The erroneous admission of the extrapolation testimony in this case did not rise to the level of constitutional error. See Potier v. State, 68 S.W.3d 657, 662-663 (Tex. Crim. App. 2002)("Erroneous evidentiary rulings rarely rise to the level of denying the fundamental constitutional rights. . ."). In considering non-constitutional error, an appellate court must disregard the error if the court, "after examining the record as a whole, has fair assurance that the error did not influence the jury, or had but a slight effect." Solomon 49 S.W.3d at 365; Tex. R. App. P. 44.2(b). The question is not whether there was sufficient evidence to support the verdict. Instead, the reviewing court should consider the entire record when making this determination, including testimony, physical evidence, jury instructions, the State's theories and any defensive theories, closing arguments, and voir dire if applicable. Motilla v. State, 78 S.W.3d 352, 355 (Tex. Crim. App. 2002). Important factors are "the nature of the evidence supporting the verdict, the character of the alleged error and how it might be considered in connection with other evidence in the case." Id. More specifically, the reviewing court should consider whether the State emphasized the error, whether the erroneously admitted evidence was cumulative, and whether it was elicited from an expert. Id. at 356; Solomon, 49 S.W.3d at 365.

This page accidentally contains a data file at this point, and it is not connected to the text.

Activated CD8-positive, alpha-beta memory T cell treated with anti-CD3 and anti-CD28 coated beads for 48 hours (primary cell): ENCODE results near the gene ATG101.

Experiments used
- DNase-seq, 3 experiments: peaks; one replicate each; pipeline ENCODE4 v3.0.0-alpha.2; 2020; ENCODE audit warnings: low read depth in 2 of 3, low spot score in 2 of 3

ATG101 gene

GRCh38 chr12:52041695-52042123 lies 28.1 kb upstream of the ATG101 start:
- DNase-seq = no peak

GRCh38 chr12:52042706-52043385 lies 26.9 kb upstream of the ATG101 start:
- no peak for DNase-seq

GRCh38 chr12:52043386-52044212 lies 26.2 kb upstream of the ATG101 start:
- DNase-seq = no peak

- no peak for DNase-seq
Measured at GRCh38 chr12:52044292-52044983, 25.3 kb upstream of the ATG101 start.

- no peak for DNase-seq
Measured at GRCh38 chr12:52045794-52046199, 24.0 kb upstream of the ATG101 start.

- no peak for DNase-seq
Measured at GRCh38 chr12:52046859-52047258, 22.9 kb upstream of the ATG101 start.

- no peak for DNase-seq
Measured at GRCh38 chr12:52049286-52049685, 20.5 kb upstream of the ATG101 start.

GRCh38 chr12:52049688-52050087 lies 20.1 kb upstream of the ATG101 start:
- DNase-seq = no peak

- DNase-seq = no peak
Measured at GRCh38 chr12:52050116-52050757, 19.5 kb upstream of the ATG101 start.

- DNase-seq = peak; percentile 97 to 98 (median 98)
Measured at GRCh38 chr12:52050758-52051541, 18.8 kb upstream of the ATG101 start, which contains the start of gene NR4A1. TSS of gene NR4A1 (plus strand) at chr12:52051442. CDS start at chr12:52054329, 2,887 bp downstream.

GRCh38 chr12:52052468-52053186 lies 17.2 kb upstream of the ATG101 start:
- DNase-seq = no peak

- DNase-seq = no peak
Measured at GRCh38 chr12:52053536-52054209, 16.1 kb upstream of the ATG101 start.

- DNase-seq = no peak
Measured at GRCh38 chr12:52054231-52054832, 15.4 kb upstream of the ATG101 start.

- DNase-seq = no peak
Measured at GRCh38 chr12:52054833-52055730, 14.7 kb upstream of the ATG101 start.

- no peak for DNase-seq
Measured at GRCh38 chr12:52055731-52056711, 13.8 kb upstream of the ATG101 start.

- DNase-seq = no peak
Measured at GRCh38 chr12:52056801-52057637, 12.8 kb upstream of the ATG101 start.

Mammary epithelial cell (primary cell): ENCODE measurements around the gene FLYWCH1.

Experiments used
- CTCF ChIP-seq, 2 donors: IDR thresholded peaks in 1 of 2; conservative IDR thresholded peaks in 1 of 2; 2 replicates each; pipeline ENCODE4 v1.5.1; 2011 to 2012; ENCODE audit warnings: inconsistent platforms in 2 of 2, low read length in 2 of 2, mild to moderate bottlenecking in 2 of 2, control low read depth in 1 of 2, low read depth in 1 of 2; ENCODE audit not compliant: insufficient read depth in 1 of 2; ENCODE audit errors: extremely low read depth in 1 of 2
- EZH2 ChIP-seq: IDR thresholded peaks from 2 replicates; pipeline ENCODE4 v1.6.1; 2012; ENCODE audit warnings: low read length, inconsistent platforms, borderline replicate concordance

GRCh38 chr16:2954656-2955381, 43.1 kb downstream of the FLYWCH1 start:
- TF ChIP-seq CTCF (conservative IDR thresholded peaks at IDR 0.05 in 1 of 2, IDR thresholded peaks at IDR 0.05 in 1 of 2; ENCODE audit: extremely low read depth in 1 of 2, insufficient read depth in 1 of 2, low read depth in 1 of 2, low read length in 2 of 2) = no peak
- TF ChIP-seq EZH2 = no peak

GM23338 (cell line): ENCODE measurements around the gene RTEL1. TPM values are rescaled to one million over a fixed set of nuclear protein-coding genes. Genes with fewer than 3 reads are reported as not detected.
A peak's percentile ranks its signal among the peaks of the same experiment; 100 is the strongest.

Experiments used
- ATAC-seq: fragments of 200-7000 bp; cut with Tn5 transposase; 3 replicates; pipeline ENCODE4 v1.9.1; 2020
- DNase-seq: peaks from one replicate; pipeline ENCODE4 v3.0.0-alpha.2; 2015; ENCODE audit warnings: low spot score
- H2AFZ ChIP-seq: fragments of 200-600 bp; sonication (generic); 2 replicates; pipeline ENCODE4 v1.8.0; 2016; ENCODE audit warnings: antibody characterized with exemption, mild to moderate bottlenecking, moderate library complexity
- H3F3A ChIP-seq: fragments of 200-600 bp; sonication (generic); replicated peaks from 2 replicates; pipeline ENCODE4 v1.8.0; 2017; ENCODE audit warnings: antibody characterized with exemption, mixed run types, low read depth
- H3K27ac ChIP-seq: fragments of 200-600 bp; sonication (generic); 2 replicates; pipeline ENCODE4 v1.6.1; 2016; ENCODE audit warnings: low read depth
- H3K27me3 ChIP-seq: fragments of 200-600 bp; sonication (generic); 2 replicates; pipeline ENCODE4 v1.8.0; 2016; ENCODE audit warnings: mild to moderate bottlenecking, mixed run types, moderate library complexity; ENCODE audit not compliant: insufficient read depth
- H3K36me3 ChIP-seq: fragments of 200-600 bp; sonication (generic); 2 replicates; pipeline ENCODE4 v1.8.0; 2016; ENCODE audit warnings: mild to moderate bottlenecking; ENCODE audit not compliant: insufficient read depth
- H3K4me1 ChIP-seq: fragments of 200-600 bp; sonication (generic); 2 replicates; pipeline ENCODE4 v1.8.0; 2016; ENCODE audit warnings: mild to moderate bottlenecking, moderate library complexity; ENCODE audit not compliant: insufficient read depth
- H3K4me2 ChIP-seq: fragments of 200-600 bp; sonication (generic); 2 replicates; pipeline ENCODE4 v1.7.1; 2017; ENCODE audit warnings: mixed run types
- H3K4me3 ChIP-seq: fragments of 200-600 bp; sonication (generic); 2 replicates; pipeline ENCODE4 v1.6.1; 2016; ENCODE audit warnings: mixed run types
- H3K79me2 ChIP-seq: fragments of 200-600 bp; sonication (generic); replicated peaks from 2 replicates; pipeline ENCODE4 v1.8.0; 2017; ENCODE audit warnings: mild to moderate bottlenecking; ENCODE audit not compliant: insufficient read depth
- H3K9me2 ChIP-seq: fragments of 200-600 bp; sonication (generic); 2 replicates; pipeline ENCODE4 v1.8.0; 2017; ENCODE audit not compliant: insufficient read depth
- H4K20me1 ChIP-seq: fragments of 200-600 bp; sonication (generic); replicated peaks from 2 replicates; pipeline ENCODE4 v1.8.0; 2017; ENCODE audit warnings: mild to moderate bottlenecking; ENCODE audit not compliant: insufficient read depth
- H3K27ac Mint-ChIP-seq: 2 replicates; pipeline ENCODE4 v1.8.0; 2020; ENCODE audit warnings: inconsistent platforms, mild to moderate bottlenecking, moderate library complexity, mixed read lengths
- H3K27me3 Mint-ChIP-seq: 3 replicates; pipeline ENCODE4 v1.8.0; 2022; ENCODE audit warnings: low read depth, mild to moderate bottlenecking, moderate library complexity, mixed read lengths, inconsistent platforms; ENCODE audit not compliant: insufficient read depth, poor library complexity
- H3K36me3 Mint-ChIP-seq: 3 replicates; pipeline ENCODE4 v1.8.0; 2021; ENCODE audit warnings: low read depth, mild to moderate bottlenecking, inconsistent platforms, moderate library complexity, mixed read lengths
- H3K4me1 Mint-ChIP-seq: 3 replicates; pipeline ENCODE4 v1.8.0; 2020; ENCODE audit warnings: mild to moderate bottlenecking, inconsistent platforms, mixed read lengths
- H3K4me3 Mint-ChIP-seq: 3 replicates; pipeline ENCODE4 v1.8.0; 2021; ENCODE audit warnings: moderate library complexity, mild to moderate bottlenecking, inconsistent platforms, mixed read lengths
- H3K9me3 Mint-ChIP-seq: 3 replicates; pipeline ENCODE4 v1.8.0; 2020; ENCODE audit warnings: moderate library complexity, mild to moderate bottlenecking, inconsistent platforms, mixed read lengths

Given our view that the two "theories" of intoxication do not define separate offenses, we believe that the Court of Appeals' reasoning, although flawed, nevertheless led to the correct result. The court noted that the jury's general verdict in this case made it impossible to determine which "theory" the jury relied upon. Bagheri, 87 S.W.3d at 660. We believe that this fact alone is not determinative, because evidence to prove intoxication under either definition is relevant to the single question of whether appellant was, in fact intoxicated. The issue was whether the erroneously admitted testimony might have prejudiced the jury's consideration of the other evidence or substantially affected their deliberations.